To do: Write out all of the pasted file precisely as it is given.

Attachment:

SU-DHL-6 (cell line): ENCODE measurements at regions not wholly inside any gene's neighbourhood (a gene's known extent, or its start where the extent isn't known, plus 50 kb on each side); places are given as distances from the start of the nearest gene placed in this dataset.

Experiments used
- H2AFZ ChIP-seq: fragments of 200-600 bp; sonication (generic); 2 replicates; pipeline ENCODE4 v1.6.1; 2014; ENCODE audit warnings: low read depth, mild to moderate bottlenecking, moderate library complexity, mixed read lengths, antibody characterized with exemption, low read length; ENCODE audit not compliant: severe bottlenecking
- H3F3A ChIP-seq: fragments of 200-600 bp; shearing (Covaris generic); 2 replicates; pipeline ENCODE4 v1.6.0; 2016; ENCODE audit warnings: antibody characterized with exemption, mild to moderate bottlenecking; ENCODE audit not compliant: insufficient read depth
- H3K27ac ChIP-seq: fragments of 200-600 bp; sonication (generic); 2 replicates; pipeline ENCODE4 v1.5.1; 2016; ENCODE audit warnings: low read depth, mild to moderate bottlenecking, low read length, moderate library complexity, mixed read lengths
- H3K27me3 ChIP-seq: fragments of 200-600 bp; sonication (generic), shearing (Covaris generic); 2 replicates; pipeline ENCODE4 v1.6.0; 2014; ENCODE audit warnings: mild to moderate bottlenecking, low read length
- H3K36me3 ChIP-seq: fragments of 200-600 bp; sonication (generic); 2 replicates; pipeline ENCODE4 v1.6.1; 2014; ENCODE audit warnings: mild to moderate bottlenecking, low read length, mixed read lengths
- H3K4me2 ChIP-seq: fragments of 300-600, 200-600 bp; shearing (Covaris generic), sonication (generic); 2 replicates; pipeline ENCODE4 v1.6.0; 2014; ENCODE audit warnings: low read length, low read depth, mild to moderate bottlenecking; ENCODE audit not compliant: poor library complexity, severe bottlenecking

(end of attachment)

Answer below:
SU-DHL-6 (cell line): ENCODE measurements at regions not wholly inside any gene's neighbourhood (a gene's known extent, or its start where the extent isn't known, plus 50 kb on each side); places are given as distances from the start of the nearest gene placed in this dataset.

Experiments used
- H2AFZ ChIP-seq: fragments of 200-600 bp; sonication (generic); 2 replicates; pipeline ENCODE4 v1.6.1; 2014; ENCODE audit warnings: low read depth, mild to moderate bottlenecking, moderate library complexity, mixed read lengths, antibody characterized with exemption, low read length; ENCODE audit not compliant: severe bottlenecking
- H3F3A ChIP-seq: fragments of 200-600 bp; shearing (Covaris generic); 2 replicates; pipeline ENCODE4 v1.6.0; 2016; ENCODE audit warnings: antibody characterized with exemption, mild to moderate bottlenecking; ENCODE audit not compliant: insufficient read depth
- H3K27ac ChIP-seq: fragments of 200-600 bp; sonication (generic); 2 replicates; pipeline ENCODE4 v1.5.1; 2016; ENCODE audit warnings: low read depth, mild to moderate bottlenecking, low read length, moderate library complexity, mixed read lengths
- H3K27me3 ChIP-seq: fragments of 200-600 bp; sonication (generic), shearing (Covaris generic); 2 replicates; pipeline ENCODE4 v1.6.0; 2014; ENCODE audit warnings: mild to moderate bottlenecking, low read length
- H3K36me3 ChIP-seq: fragments of 200-600 bp; sonication (generic); 2 replicates; pipeline ENCODE4 v1.6.1; 2014; ENCODE audit warnings: mild to moderate bottlenecking, low read length, mixed read lengths
- H3K4me2 ChIP-seq: fragments of 300-600, 200-600 bp; shearing (Covaris generic), sonication (generic); 2 replicates; pipeline ENCODE4 v1.6.0; 2014; ENCODE audit warnings: low read length, low read depth, mild to moderate bottlenecking; ENCODE audit not compliant: poor library complexity, severe bottlenecking